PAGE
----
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Topic:
Volume Calculation for Liquid Inside Cylindrical Container (2 cases)
Replies:
8
Last Post:
Jan 13, 1999 10:34 PM




Re: Volume Calculation for Liquid Inside Cylindrical Container (2 cases)
Posted:
Jan 10, 1999 2:30 AM


Hi, I come up with volume of liquid in the tank as: V = L*(r^2*ACOS((rd)/r)(rd)*SQRT(2*d*rd^2)) where L = length of tank; r = radius of cylindrical tank; d = depth of liquid in the tank (The format should be easily cut and pasted into most BASIC and spreadsheet programs with perhaps minor alteration).
Derived thus:
Imagine the circle area at the end of a horizontal cylinder filled to a given level. The level of the liquid at the edges of the circular form an isosceles triangle with the center of the circle. From the center drop a vertical plumb line (perpendicular to the liquid level) to the bottom of the circle. The altitude a of this triangle is also a common leg of the two mirrorimage congruent right triangles. With a little bit of trigonometry, geometry, and algebra we should be able to demonstrate the derivation of the formula.
r = radius d = depth of liquid a = r  d (the altitude of the isosceles triangle so formed and also the common leg of the 2 right triangles).
AREA OF SECTOR A(sector) = (pi * r^2 * theta)/(2 * pi) = (theta * r^2)/2 Theta is the angle of the sector at the center of the circle. We have: (1/2) * theta = ACOS(a/r) = ACOS((rd)/r) or theta = 2 * ACOS((rd)/r) A(sector) = 2 * ACOS((rd)/r) * (1/2) * r^2 or A(sector) = r^2 * ACOS((rd)/r)
AREA OF TRIANGLE A(triangle) = (1/2) * a * 2 * sqrt(r^2  a^2) = a * sqrt(r^2  a^2) = (r  d) * sqrt((r^2  (r  d)^2)) = (r  d) * sqrt((r^2  (r^2  2dr + d^2))) = (r  d) * sqrt(r^2  r^2 + 2dr  d^2) A(triangle) = (r  d) * sqrt(2dr  d^2)
AREA OF SEGMENT A(segment) = A(sector)  A(triangle) = r^2 * ACOS((rd)/r)  (r  d) * sqrt(2dr  d^2)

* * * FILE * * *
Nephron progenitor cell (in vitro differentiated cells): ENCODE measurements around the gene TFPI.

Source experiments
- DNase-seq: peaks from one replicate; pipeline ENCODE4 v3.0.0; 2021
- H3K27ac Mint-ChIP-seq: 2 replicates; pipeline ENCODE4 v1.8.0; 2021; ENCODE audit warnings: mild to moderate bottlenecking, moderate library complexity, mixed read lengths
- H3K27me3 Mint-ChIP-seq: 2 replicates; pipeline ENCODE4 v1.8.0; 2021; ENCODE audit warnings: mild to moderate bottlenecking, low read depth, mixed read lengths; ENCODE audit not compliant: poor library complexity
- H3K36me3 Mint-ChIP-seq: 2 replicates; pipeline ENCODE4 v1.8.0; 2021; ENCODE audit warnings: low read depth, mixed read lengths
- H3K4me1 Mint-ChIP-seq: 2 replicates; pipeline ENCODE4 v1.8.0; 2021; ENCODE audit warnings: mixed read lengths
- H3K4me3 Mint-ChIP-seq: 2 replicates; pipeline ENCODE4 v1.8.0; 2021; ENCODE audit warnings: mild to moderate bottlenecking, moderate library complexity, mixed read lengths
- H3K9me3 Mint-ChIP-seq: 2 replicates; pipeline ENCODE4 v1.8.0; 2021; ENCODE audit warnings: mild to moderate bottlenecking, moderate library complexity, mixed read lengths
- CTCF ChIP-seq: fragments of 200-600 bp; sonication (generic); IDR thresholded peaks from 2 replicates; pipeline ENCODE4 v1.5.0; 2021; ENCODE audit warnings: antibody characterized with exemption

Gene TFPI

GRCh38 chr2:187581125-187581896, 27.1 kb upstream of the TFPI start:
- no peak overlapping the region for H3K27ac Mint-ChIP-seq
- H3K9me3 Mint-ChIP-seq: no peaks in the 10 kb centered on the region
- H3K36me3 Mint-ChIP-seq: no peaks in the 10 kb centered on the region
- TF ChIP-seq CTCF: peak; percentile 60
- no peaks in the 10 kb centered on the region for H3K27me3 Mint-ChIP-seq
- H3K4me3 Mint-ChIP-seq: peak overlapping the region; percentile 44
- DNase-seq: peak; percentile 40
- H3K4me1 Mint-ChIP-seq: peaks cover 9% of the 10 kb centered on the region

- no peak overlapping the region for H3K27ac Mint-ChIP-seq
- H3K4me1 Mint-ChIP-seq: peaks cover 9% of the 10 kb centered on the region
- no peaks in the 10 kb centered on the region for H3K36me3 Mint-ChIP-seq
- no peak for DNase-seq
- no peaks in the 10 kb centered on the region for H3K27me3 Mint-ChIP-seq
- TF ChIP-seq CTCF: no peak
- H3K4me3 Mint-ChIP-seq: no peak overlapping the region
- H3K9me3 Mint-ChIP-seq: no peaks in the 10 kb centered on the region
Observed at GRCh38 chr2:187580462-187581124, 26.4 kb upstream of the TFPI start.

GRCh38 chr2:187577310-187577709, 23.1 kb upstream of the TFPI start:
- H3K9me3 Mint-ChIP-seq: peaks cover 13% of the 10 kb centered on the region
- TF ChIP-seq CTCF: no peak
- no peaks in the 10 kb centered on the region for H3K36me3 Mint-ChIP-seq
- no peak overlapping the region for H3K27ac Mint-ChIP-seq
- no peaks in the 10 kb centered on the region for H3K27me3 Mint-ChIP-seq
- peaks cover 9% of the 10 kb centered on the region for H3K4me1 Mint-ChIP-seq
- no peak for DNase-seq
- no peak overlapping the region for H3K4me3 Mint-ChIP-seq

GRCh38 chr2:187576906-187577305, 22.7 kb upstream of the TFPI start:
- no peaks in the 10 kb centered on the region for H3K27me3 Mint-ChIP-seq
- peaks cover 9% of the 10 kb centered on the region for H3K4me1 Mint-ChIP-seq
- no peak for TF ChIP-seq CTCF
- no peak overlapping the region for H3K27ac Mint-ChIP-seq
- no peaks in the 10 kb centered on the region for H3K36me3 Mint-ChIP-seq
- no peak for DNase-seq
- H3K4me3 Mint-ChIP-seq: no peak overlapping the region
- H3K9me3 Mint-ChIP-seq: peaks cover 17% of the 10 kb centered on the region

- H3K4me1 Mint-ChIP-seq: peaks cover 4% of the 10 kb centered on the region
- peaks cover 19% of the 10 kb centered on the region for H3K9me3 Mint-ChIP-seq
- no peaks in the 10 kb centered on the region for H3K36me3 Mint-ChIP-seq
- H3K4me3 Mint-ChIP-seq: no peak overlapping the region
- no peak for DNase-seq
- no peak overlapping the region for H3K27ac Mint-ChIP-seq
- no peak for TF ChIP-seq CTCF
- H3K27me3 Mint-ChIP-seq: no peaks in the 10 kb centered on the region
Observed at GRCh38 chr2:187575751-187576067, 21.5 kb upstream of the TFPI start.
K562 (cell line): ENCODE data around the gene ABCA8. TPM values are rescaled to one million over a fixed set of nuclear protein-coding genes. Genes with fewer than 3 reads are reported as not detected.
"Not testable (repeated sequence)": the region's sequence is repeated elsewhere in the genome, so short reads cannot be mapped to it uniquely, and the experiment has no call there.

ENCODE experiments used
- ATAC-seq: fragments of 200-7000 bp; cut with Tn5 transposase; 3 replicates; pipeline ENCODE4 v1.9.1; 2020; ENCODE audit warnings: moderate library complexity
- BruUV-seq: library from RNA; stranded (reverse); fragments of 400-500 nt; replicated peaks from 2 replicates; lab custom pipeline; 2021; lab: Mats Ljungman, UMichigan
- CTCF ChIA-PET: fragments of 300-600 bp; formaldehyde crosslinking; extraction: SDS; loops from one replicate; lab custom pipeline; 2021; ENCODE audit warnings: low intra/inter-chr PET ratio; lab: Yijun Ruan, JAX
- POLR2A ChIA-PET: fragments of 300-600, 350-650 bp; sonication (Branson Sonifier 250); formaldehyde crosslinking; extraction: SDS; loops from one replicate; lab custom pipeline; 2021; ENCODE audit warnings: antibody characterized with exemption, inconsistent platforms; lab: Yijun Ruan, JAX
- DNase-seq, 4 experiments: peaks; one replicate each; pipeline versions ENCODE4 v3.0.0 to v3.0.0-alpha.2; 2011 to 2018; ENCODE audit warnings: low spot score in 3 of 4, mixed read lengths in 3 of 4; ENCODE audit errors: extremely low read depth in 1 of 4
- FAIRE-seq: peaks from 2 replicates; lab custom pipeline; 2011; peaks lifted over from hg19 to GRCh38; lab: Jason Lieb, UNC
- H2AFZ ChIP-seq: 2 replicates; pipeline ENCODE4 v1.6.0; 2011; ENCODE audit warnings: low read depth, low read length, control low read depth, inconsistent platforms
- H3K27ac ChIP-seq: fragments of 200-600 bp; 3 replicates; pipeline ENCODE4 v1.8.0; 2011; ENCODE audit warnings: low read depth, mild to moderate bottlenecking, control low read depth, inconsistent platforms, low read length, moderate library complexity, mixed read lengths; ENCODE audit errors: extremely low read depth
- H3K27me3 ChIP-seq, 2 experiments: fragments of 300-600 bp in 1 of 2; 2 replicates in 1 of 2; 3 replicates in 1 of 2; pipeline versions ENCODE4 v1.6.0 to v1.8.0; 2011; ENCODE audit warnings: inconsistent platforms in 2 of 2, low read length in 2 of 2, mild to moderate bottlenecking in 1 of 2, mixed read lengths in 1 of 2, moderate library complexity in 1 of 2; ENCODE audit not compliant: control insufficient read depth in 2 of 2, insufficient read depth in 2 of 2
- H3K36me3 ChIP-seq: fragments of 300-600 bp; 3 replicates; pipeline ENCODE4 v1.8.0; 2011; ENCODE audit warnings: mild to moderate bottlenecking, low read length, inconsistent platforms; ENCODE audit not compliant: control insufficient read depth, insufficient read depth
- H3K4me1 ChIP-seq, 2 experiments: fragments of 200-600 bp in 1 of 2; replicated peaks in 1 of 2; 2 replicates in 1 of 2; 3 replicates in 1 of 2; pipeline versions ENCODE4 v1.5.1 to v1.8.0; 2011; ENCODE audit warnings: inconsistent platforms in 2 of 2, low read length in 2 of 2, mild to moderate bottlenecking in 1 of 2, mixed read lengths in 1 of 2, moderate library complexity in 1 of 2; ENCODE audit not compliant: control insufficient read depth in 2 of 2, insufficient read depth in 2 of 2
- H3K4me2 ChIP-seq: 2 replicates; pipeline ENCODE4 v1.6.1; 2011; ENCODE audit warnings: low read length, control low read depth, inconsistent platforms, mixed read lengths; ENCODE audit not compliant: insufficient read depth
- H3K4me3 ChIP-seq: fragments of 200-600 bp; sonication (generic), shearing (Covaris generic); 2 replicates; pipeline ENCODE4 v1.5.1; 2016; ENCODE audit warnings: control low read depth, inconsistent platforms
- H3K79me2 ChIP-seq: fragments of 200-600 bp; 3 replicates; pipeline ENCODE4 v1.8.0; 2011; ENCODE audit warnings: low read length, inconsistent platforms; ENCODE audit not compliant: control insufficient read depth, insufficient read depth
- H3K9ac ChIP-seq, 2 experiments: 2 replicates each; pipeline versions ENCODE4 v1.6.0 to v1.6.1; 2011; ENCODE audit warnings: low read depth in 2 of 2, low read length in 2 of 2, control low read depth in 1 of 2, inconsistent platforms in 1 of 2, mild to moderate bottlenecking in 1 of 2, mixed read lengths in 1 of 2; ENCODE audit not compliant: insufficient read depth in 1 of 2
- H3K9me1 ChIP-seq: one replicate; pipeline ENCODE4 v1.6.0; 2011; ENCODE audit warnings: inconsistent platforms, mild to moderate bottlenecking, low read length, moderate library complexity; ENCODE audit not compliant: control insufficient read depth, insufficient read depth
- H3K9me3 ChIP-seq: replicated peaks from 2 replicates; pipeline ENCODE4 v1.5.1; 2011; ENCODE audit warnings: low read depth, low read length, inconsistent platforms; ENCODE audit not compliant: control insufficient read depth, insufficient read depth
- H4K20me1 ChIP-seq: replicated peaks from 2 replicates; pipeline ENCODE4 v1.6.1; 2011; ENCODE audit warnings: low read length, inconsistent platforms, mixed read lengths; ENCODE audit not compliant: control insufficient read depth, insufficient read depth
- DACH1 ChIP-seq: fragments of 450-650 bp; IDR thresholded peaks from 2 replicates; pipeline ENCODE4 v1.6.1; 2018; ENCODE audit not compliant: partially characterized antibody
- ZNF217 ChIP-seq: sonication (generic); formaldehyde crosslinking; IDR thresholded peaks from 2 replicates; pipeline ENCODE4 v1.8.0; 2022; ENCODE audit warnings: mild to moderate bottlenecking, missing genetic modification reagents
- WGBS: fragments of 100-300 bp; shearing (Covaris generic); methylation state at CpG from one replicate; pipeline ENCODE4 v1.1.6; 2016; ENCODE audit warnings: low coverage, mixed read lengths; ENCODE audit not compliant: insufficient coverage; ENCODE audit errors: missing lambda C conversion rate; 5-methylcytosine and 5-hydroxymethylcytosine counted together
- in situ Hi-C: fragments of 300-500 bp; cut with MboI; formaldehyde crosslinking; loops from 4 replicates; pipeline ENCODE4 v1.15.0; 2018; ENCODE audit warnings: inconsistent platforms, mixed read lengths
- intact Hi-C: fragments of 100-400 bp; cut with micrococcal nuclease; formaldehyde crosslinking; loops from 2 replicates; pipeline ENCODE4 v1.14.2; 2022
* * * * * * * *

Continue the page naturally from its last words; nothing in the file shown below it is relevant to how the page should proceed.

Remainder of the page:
Now we can multiply this by L, the length of the cylindrical tank so:
V(liquid in tank) = L*(r^2 * ACOS((r  d)/r)  (r  d) * sqrt(2dr  d^2))
 Bye Best wishes Lee Panteli Poulikakos wrote in message <36945f6b.4514136@news.wenet.net>... >I am in the process of writing a simple program for the company I work >for that calculates the volume of a liquid inside a cylindrical >container. Now if the container is placed vertically, the volume is >simply pi * r^2 * h where r is the radius of the circle and h is the >height of the fill level inside the cylindrical container. However, I >am not sure how to handle the case where the container is placed >horizontally. One might say simply take the container and place it >vertically. Well, that is not really possible since these are >cylindrical tanks with weights in excess of 5,000 lbs. When the >container is placed horizontally, the radius of the circle doesn't >really play a role in the volume. At first I thought that may be some >calculus might help, however there is really no dimension here to >integrate over. For that reason and through talking to some colleagues, > >I am under the impression that this problem involves possibly some >advanced geometry and trig. If anyone has any suggestions on how to go >about solving this problem, I would appreciate it if you could email me >at ppouli1@uic.edu. > >Thanks in advance, > >Panteli Poulikakos >
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